2016-07-14 / Columnists

Babylon News & Muse

by Mary Gallagher

By any chance have you noticed a mass of young people swarming over the Village recently? It was a cloudy evening last Sunday. I was driving home from West Babylon about 7 p.m. I was on Trolley Line Road and was stunned by the number of cars parked along the lakeside curb. Was it a wedding, perhaps? No, the 150 people walking around were too casually dressed, and almost everyone had a mobile phone in their hand.

Being my normal, inquisitive (nosy) self, I pulled to the curb and asked the first group I saw what was going on.

“We’re all playing a game” responded the young man.

I remembered an item on News 12 that morning and hazarded a guess, “Pokémon Go?” I asked. The youths were obviously surprised that someone of my advanced years knew the game, and nodded enthusiastically.

I had heard that the game had come out three days earlier and soared to the top of the electronic game list.

As I drove home, I went to the West end of Carleton Avenue (the street just north of Village Hall) to see if more players were in the south side of the lake. There must have been another 100 or 150 people along the shore of Argyle Lake. It was an orderly, social group, and it seemed as though everyone was smiling and having a great time.

To be part of the game you have to download the App (it’s free). Then you create a character, called an Avatar, to represent you.

The App used your phone’s GPS and clock to determine where you are and allows Pokémon to show up on your phone around you. In technical terms this is called augmented reality. As you move, different Pokémon appear, depending on where you are located and what time of the day it is. The goal is to catch as many Pokémon as you can.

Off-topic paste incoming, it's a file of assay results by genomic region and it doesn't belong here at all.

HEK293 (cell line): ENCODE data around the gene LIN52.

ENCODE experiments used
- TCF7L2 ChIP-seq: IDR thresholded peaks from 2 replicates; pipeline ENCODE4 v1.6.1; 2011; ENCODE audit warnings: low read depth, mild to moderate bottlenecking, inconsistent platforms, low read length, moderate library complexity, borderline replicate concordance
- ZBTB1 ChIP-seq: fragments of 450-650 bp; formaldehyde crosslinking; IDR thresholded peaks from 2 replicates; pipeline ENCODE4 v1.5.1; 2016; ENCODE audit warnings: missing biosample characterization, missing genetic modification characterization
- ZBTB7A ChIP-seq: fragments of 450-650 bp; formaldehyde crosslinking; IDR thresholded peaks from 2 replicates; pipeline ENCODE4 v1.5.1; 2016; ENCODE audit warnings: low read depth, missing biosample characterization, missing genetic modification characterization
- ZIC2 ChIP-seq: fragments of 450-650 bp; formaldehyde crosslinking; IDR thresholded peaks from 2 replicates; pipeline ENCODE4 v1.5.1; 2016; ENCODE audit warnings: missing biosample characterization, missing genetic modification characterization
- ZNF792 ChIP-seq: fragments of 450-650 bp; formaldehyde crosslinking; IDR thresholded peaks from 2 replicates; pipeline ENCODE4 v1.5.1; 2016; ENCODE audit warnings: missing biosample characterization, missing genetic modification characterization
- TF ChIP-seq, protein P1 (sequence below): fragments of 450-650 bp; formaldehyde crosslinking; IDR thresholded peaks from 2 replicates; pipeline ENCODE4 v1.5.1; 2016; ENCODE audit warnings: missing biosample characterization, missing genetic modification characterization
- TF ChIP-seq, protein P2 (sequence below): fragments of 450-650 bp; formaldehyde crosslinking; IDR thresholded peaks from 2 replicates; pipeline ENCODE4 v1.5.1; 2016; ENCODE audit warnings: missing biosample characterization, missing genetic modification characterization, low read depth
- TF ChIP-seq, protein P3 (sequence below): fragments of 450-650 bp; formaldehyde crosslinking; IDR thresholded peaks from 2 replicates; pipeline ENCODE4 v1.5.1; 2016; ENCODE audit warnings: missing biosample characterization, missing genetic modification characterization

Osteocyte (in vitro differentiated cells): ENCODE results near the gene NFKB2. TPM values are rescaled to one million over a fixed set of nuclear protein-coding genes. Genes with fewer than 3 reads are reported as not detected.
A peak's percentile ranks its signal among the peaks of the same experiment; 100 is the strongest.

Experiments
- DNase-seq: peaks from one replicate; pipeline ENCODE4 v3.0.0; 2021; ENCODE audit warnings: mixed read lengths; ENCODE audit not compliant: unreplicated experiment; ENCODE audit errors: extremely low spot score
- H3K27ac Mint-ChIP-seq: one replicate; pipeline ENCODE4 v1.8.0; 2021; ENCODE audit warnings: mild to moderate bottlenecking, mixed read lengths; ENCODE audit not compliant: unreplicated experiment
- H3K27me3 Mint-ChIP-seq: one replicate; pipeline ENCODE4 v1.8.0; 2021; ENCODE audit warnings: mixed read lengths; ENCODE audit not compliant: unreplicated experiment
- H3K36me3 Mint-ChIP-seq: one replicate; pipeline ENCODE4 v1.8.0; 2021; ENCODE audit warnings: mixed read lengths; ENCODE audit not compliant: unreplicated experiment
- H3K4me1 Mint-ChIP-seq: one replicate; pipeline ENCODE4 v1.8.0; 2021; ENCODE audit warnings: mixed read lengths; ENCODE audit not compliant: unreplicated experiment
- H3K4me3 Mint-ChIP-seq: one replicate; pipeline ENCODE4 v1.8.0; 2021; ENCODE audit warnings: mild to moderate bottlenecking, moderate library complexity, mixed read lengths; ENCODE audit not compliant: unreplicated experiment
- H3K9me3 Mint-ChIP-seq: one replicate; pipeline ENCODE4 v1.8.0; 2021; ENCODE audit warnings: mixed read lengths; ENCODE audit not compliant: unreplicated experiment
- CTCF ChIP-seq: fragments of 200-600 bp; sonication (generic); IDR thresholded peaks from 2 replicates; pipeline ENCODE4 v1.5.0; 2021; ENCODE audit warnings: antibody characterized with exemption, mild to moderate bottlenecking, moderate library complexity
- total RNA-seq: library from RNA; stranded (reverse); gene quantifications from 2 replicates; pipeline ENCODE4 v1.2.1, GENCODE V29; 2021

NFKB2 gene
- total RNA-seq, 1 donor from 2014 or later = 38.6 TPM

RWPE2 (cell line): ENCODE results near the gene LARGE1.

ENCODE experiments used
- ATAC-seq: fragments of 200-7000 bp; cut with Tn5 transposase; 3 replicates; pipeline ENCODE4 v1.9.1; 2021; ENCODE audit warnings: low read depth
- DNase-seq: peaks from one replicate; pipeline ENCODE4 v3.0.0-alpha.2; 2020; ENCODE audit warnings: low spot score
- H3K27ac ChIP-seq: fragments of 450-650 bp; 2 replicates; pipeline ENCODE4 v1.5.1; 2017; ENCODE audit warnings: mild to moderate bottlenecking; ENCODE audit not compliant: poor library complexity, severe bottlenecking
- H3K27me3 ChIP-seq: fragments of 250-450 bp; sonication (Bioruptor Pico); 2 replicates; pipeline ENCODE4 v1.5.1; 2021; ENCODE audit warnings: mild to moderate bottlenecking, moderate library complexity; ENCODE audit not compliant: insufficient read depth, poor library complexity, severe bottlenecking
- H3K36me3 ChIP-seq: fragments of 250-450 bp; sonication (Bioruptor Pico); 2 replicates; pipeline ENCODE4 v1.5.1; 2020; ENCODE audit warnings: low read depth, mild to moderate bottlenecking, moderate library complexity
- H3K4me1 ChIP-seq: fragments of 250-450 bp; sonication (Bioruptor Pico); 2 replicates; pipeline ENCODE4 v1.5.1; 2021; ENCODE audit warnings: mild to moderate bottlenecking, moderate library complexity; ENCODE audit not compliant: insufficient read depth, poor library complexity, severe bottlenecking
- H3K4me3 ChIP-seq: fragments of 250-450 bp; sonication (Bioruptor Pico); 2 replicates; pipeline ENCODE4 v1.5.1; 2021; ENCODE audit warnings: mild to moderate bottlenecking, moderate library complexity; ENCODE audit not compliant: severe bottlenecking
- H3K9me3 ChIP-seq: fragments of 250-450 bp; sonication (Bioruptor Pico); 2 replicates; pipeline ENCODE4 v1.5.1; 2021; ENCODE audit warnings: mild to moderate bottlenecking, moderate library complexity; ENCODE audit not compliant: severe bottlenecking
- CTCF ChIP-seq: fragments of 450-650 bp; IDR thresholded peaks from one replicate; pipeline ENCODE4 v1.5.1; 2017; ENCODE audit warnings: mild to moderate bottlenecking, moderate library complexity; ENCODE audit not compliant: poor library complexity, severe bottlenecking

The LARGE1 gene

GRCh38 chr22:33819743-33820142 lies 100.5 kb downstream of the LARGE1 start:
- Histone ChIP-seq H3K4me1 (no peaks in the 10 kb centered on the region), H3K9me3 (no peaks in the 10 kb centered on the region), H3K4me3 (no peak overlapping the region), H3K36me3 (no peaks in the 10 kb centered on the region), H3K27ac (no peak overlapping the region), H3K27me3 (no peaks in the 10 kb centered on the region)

This game seems to bring people together, unlike most electronic games that are played in isolation. So, unlike having young people sitting at home alone playing games on their devices, this game does the opposite, with the players interacting.

•Almost Home Animal Rescue & Adoption will be holding a fundraiser at TULA KITCHEN, 41 E. Main St., Bay Shore on Sun., July 24 from noon until 3. Admission is $25 per person. There will be hors d’oeuvres, entertainment, a 50/50 drawing, and a Chinese auction for 30 or more raffle baskets. Each ticket holder will be entered into a drawing for a pair of Jet Blue vouchers for travel to a location of your choice. All money raised goes directly to the care and medical needs of dogs and cats in foster care. They also bring food and supplies to over 150 families in a community outreach program. Almost Home has saved and re-homed almost 1,000 animals since 2007. It is a 501(c) 3 non-profit organization, run completely by volunteers and your donation is tax- deductible. Call 631-661- 7485 for tickets.

•Sad news: After a lifetime of battling MPS, Casey Lessing died on July 4, five years after her brother Mark passed from the same disease. At 23, Casey is survived by her parents, Joan and Mark, and her brother Noah, as well as a large extended family. Donations can be made in Casey’s name to the National MPS Society, P.O. Box #14686, Durham, NC 27709.

•Best wishes for happy birthdays go out to Eileen Boyle and Stanis Beck! Here’s hoping that this year will be wonderful for both of you!

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